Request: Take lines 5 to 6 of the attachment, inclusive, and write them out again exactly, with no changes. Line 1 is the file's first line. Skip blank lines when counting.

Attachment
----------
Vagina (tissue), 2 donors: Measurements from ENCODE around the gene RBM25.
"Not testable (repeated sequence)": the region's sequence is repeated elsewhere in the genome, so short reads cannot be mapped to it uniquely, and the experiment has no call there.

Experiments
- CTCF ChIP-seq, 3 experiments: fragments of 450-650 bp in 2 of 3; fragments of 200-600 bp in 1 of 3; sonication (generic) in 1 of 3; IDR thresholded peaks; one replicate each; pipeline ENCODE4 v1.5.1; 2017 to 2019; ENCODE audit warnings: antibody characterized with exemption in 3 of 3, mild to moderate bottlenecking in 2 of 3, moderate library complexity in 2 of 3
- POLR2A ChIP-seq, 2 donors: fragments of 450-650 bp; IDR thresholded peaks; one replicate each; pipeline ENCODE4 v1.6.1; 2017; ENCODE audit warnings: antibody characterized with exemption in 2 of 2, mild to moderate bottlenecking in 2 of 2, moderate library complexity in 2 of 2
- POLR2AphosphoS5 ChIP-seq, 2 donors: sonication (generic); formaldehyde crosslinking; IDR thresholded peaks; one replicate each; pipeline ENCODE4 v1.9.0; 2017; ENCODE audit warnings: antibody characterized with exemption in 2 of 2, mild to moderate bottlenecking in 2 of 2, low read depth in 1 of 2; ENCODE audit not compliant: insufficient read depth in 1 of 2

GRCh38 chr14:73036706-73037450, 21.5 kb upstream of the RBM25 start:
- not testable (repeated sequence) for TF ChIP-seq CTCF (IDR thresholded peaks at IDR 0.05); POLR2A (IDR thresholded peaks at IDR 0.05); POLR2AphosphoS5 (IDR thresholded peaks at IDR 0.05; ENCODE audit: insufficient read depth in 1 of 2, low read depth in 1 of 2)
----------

- POLR2A ChIP-seq, 2 donors: fragments of 450-650 bp; IDR thresholded peaks; one replicate each; pipeline ENCODE4 v1.6.1; 2017; ENCODE audit warnings: antibody characterized with exemption in 2 of 2, mild to moderate bottlenecking in 2 of 2, moderate library complexity in 2 of 2
- POLR2AphosphoS5 ChIP-seq, 2 donors: sonication (generic); formaldehyde crosslinking; IDR thresholded peaks; one replicate each; pipeline ENCODE4 v1.9.0; 2017; ENCODE audit warnings: antibody characterized with exemption in 2 of 2, mild to moderate bottlenecking in 2 of 2, low read depth in 1 of 2; ENCODE audit not compliant: insufficient read depth in 1 of 2